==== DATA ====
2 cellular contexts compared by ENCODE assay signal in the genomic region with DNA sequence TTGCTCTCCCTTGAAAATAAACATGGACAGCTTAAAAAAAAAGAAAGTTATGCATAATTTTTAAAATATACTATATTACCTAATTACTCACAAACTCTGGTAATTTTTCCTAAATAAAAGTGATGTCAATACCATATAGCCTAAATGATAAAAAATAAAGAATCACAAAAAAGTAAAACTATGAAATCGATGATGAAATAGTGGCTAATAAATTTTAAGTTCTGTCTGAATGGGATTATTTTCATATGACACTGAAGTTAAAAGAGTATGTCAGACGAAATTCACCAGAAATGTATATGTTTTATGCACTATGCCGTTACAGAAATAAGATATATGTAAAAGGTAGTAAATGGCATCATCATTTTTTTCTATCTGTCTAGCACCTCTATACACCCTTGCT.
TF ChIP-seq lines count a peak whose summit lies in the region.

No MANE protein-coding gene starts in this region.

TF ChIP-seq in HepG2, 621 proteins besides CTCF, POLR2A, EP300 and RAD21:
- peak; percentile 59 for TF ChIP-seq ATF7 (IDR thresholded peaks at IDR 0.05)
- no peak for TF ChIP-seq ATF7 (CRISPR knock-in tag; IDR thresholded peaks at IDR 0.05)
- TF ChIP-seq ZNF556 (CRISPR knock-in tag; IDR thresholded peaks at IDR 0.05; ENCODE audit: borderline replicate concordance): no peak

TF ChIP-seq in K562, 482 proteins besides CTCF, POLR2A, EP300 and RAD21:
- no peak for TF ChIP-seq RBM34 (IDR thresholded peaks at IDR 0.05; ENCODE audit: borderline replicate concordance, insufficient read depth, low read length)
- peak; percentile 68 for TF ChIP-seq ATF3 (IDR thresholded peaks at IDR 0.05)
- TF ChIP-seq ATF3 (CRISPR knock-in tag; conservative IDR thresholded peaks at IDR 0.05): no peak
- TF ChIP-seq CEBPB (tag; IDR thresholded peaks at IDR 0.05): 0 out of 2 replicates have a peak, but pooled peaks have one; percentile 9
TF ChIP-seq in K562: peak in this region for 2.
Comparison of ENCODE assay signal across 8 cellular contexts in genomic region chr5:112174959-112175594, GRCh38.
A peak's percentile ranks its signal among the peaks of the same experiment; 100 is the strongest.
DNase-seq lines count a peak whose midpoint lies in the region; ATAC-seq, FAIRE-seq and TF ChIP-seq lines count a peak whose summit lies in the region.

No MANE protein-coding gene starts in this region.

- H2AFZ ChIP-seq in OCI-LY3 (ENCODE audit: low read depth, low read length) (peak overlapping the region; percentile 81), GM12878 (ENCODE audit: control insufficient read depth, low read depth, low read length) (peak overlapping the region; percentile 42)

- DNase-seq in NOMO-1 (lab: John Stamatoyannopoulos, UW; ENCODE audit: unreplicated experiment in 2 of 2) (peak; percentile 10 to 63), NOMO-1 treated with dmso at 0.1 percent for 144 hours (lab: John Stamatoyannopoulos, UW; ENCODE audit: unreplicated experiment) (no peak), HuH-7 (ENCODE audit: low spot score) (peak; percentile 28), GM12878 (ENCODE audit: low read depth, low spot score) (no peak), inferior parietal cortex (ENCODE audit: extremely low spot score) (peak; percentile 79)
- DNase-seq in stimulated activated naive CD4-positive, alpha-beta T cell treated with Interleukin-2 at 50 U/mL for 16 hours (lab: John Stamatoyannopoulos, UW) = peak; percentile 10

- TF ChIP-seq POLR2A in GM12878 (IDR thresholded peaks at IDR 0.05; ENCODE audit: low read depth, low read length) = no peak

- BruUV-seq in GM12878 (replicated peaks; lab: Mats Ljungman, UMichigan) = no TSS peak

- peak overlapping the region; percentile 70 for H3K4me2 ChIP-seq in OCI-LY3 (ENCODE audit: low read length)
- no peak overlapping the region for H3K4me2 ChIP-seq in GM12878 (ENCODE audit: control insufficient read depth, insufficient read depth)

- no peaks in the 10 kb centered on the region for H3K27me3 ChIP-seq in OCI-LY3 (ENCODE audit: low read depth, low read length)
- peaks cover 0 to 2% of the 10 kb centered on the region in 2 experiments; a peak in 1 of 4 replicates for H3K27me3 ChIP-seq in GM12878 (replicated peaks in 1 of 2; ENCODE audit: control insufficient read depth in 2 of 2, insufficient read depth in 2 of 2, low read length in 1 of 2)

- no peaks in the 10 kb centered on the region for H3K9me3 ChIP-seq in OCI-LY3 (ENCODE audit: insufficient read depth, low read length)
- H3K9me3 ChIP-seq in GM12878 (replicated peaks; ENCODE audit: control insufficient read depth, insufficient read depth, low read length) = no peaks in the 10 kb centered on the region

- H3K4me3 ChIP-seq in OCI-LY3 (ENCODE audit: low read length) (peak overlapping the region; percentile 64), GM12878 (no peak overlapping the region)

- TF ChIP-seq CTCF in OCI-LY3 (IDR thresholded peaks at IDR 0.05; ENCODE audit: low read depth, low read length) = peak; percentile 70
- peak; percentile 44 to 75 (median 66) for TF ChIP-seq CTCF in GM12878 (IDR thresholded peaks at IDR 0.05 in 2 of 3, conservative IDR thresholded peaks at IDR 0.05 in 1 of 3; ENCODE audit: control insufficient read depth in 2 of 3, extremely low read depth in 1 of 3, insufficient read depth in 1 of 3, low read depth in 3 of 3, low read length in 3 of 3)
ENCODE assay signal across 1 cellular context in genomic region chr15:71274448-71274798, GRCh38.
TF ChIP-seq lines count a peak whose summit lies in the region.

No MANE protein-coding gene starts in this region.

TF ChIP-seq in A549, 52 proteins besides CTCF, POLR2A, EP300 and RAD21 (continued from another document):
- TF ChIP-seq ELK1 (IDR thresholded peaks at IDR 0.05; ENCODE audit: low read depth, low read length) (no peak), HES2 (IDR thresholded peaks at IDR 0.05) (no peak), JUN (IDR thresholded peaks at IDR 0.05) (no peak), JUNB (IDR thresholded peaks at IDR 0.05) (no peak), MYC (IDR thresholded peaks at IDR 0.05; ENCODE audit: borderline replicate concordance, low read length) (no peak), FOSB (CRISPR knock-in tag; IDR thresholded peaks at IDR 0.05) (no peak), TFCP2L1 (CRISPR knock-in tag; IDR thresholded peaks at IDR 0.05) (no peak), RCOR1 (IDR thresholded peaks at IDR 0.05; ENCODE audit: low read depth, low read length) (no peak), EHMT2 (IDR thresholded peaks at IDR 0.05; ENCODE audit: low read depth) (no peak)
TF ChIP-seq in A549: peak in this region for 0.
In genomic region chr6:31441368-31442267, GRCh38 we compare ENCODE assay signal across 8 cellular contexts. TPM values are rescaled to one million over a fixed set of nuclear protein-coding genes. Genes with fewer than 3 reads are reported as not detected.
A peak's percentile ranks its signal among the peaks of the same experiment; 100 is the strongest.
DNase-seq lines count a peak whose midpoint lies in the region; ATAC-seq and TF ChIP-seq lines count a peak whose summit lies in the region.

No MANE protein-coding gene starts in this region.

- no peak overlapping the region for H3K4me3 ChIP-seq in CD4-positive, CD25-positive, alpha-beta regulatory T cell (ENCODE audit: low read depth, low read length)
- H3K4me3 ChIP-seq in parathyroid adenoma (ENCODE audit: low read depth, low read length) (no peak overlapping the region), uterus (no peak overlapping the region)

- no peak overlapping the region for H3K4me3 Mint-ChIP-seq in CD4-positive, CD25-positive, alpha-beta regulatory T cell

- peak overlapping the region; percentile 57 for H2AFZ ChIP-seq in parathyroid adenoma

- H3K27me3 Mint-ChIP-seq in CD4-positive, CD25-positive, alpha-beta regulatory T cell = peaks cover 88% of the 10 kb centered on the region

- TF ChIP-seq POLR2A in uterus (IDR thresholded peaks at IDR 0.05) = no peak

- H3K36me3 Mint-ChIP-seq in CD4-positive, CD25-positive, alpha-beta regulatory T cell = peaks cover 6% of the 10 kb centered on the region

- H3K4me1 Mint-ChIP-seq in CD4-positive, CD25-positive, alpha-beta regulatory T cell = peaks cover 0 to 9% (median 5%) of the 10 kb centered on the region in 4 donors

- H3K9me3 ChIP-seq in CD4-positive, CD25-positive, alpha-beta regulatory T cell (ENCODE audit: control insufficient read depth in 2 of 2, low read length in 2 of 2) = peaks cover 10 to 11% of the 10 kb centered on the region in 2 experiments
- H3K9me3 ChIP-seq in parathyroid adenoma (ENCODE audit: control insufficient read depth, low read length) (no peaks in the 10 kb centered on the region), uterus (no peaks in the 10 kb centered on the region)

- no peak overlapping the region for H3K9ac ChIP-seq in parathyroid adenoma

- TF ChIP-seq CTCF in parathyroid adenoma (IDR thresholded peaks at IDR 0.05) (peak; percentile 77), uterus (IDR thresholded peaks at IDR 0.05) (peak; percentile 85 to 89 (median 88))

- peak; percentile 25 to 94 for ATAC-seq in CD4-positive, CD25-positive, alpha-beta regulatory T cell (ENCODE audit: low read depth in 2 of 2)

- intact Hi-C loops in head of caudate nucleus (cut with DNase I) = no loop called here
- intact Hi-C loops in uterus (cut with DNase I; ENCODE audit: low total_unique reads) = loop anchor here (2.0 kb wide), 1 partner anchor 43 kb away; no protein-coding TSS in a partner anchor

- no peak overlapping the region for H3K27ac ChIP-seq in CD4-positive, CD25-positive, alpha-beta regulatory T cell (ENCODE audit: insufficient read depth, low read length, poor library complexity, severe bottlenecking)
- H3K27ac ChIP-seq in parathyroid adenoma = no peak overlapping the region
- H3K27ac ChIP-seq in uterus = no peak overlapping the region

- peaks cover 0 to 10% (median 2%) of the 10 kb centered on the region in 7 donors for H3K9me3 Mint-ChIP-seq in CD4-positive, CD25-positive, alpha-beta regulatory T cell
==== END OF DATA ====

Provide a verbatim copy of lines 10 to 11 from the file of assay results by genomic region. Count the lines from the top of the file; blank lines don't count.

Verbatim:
- peak; percentile 68 for TF ChIP-seq ATF3 (IDR thresholded peaks at IDR 0.05)
- TF ChIP-seq ATF3 (CRISPR knock-in tag; conservative IDR thresholded peaks at IDR 0.05): no peak